Dr Elizabeth Milford
Written by Dr Elizabeth Milford, May 10, 2022
Fact Checked

To get the best results when you brush your teeth, toothpastes contain ingredients called abrasives. These ingredients are added to help with cleaning the teeth and removing stains. 

This article looks at how toothpaste abrasives help to remove dental plaque from the surfaces of the teeth. It also discusses the testing that is done to make sure that toothpastes work well and are safe. 

Why are abrasives added to toothpaste?

A little bit of abrasive in your toothpaste can help the toothbrush bristles to grip the dental plaque and brush it away. Plaque is a sticky layer of bacteria that forms on the surface of the teeth. The plaque can build up both above and below the gums. 

Abrasives also help to remove stains from the surface of the teeth. Without any abrasive, toothpastes would become a slippery gel. Therefore, adding an ingredient to toothpaste that make the pastes a little bit abrasive is a good thing. Reputable companies and manufacturers who make toothpaste add just enough abrasive to safely and gently clean teeth without damaging them.

How can we test that abrasives are safe?

Major toothpaste manufacturers measure and test the abrasive safety of toothpaste. This is done in a laboratory by measuring the radioactive dentine abrasivity index. This is also called the RDA. Toothpastes with an RDA of 250 or less are recommended as “safe for a lifetime of use”.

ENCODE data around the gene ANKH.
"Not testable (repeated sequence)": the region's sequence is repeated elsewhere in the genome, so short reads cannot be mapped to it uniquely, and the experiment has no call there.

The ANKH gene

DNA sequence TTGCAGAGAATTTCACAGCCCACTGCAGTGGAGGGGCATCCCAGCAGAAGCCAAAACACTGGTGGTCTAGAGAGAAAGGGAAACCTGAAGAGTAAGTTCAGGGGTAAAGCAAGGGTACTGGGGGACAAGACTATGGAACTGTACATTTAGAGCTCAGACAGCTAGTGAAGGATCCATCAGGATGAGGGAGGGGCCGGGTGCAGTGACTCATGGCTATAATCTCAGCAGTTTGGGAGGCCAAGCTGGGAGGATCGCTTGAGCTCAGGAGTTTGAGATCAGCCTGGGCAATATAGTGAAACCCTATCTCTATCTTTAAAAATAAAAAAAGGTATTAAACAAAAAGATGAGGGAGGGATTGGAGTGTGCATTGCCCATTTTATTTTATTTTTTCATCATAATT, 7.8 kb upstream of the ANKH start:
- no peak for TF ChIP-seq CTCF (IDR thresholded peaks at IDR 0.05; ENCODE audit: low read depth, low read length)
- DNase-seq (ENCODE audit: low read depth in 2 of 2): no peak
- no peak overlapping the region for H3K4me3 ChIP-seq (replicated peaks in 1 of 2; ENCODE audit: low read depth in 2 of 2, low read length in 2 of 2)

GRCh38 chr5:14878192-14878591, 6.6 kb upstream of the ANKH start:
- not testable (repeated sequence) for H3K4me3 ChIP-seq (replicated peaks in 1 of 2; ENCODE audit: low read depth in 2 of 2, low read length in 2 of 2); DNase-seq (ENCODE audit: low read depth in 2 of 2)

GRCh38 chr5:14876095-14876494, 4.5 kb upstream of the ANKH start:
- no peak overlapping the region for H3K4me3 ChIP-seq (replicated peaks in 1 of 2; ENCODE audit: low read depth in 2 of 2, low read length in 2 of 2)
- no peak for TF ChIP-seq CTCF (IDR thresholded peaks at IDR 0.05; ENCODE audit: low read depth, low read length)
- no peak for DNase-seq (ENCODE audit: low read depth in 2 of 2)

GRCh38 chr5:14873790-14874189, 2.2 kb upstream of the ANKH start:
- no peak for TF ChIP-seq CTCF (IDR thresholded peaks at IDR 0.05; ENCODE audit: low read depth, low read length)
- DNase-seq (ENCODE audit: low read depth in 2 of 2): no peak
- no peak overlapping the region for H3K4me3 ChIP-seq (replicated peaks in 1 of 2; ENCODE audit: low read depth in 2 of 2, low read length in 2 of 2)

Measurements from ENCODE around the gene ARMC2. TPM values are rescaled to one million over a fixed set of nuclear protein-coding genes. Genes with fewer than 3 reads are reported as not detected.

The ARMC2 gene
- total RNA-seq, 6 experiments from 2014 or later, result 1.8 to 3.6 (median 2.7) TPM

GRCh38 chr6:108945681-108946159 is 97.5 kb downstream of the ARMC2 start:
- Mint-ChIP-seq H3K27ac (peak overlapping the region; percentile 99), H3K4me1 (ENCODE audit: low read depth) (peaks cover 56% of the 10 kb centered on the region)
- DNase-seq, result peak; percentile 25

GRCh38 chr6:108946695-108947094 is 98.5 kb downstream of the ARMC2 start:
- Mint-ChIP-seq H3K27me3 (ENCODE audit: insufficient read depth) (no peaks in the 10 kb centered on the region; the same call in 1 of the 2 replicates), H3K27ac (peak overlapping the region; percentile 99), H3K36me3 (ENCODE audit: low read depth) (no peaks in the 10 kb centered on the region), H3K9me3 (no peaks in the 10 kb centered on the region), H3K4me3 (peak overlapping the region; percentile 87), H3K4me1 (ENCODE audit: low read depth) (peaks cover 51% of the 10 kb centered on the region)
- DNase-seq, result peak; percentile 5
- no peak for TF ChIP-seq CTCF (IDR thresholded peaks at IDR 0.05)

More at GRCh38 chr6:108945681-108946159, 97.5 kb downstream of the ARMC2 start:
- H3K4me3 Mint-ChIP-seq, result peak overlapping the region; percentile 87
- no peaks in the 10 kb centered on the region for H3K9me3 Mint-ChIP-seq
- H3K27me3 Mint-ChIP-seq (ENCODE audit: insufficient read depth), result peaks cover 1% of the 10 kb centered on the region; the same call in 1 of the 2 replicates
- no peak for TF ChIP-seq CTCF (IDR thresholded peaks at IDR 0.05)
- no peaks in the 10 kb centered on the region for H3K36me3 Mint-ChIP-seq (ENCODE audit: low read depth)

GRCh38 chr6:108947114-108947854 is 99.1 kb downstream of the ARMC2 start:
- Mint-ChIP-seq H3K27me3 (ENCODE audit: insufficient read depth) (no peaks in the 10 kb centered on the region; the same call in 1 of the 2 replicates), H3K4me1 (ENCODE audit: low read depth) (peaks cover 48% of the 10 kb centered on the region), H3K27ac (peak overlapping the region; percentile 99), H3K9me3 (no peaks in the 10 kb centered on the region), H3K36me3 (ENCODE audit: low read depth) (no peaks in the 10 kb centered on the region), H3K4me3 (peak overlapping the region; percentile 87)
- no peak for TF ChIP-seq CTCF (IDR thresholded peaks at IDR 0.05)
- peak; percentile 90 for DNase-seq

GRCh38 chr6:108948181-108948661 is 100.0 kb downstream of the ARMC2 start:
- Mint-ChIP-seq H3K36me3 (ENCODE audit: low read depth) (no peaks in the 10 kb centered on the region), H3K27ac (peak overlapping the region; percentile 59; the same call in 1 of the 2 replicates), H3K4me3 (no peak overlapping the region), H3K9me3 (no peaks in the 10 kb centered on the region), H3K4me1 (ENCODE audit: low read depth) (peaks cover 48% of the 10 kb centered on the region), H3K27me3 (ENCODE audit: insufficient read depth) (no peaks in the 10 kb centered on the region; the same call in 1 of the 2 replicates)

More information on the RDA

The RDA is an international standardised reference guide for toothpastes used in the lab by companies that make toothpaste. The RDA has been set as an international standard by the International Standards Organisation. International Standards are rules, guidelines and processes that are used to make sure that companies reach the same outcome. This helps to make sure that all over the world, toothpastes can be measured by the same guide for quality and safety. For a toothpaste to follow the standard, it must have an RDA of 250 or less. Toothpastes with an RDA of 250 or less are recommended as “safe for a lifetime of use”.
The RDA is supported by research. It is accepted by professional groups around the world. These groups include the British Standards Institute, the American Dental Association, and the World Dental Federation.

How does the RDA test compare to toothbrushing in real life?

Testing in the laboratory is different to brushing in a real mouth. There are extra layers of protection in the mouth that protect the teeth from abrasive toothpaste. These layers of protection are not included when testing in the laboratory. 

The RDA test is done on dentine. But, in a real mouth we mainly brush tooth enamel. Dentine is located inside the layer of tooth enamel which is very hard and protects the dentine. Dentine can usually only be seen and brushed when the tooth enamel has been worn away. So, testing toothpaste on the softer dentine means there is less risk of the toothpaste damaging the teeth when brushing in a real mouth. 

Saliva is very important for protecting the teeth and the mouth. It contains proteins that make a protective layer over the surface of teeth. This layer is called a pellicle. This protective layer is not included as part of the laboratory RDA testing. It provides another layer of safety when brushing in a real mouth.